Another derelict vessel has sunk at the Bella Coola wharf.
The “Sundowner,” allegedly owned by an individual in Quesnel, is now almost fully submerged. Officials from Environment Canada were on hand trying to secure the vessel in preparation to pump out the fuel.
It is unknown at this time how much, if any, fuel has escaped the vessel in its current position.
An observer at the dock said he had seen a hole in the side of the wooden vessel that had been there “for some time.” The cause of the sinking has yet to be confirmed but those familiar with the wharf characterized the boat as “abandoned.”
The problem of abandoned and derelict vessels on the B.C. coast is complex. They pose environmental contamination and safety risks, and the issue of removing them is difficult because of the jurisdictional quagmire that surrounds them.
The issue is so complicated that the BC Ministry of Forests, Lands and Natural Resource Operations has produced an 8-page document, Dealing with Problem Vessels and Structures in B.C. Waters, as well as the much more detailed Technical Staff Guide on Problem Vessels and Structures.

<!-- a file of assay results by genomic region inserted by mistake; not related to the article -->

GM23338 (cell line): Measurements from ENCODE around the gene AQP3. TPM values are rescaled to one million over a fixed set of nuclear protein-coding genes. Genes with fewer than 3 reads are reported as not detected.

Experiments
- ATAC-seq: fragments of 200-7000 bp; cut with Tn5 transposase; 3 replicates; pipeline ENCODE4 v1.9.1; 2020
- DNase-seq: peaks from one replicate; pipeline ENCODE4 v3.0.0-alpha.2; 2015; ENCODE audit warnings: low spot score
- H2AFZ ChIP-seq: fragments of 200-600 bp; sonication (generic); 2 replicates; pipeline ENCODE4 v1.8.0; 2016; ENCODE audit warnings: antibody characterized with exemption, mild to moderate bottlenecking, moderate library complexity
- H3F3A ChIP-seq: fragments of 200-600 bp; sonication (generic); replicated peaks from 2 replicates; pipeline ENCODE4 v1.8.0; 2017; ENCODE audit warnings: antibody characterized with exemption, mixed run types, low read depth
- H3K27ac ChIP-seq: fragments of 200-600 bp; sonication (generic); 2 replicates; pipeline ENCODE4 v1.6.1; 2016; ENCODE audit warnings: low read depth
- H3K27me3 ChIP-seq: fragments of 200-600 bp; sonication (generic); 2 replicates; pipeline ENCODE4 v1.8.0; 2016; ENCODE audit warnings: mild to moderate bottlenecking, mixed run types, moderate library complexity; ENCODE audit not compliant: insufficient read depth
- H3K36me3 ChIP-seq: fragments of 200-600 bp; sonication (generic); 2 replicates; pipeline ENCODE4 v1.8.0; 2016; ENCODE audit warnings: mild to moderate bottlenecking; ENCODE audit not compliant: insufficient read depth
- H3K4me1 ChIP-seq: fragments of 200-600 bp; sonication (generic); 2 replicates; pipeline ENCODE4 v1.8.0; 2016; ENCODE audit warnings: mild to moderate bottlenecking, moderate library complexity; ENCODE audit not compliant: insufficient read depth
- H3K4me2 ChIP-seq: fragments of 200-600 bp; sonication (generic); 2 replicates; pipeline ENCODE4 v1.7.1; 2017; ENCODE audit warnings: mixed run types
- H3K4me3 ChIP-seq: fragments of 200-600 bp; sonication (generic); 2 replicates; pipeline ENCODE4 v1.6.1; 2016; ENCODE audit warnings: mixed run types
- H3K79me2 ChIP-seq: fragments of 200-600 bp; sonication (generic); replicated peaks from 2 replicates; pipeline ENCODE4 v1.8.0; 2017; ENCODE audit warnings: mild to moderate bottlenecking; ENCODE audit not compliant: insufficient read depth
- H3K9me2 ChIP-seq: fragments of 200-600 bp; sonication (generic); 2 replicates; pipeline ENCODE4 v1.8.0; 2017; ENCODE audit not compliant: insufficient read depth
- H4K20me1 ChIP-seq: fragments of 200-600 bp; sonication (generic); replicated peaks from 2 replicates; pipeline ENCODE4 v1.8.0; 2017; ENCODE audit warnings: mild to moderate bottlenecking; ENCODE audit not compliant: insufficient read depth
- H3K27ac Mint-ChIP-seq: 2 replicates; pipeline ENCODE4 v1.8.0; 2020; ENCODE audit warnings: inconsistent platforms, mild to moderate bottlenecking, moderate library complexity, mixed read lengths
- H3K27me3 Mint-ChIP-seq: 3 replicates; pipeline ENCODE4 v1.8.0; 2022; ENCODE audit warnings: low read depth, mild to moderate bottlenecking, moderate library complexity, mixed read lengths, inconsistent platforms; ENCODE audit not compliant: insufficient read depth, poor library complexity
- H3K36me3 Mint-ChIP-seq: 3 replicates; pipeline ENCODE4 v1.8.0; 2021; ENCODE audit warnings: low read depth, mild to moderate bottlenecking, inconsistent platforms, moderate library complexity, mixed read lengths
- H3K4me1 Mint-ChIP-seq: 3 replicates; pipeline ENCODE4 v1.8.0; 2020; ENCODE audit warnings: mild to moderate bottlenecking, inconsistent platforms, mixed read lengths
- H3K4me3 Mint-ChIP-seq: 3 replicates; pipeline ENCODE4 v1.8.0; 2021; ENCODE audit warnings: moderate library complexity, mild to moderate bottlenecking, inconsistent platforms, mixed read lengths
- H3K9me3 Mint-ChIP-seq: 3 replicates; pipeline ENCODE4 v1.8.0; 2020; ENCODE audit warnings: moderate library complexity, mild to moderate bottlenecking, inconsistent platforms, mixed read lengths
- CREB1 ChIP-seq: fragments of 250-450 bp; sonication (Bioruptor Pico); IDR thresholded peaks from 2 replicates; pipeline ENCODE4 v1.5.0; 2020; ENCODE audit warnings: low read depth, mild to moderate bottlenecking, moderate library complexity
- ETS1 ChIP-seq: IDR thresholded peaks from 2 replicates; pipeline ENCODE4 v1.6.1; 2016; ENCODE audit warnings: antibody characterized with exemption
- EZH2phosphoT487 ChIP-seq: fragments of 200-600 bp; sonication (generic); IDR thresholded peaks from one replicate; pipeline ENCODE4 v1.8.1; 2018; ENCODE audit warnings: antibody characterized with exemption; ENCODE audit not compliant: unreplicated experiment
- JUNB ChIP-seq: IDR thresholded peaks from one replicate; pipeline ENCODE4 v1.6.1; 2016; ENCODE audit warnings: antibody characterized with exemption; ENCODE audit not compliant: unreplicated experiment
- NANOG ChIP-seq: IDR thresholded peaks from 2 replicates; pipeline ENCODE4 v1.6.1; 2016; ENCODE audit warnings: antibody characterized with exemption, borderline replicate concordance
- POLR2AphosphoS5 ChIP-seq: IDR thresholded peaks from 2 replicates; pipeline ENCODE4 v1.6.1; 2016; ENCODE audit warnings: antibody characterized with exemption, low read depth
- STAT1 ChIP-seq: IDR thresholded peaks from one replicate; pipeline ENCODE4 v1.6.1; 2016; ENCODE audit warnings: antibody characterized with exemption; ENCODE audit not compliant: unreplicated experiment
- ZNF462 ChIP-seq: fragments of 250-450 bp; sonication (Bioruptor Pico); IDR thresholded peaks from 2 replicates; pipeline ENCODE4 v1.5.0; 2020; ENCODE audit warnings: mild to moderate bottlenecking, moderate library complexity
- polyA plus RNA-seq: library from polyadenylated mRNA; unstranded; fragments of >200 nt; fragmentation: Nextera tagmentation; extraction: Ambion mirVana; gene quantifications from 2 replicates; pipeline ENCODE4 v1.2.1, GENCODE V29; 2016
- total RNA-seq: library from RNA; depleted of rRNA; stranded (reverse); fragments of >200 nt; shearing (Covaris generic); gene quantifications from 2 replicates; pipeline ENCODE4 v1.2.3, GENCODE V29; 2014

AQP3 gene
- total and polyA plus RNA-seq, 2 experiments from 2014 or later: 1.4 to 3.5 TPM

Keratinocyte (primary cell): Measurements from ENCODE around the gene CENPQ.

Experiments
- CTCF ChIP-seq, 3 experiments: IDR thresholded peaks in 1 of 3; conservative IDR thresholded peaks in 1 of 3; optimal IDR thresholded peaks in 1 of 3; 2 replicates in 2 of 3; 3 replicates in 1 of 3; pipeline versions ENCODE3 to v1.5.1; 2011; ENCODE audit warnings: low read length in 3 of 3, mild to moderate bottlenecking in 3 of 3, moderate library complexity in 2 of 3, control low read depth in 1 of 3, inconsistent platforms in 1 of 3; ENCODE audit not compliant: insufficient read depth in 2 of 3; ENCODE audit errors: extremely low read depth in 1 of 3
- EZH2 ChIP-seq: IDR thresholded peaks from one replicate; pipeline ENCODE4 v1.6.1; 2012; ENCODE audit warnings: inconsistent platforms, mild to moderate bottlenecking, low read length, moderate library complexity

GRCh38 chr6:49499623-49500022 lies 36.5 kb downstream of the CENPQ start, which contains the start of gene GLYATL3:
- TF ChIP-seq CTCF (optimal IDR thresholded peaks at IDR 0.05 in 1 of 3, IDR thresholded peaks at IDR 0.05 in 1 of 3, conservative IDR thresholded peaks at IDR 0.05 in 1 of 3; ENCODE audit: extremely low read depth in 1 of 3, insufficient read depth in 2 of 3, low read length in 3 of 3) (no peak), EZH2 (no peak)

The federal government launched their initiative to address abandoned boats in May 2017 under the Oceans Protection Plan. The new program provides grant and contribution funds to assist communities in the assessment, removal and disposal of existing high-priority abandoned and/or wrecked small boats posing a hazard in Canadian waters; educate small-boat owners about how to responsibly manage their end-of-life boats, and support research on boat recycling and environmentally responsible boat design.
Environmental groups have been critical of the initiative, saying the $6.85 million plan “is woefully inadequate to address the enormity of the problem, and requires strengthening.”
At present the Coast Guard is on its way to Bella Coola to assess the damage caused by the Sundowner and to develop a plan for its removal. Updates will be provided in the Coast Mountain News.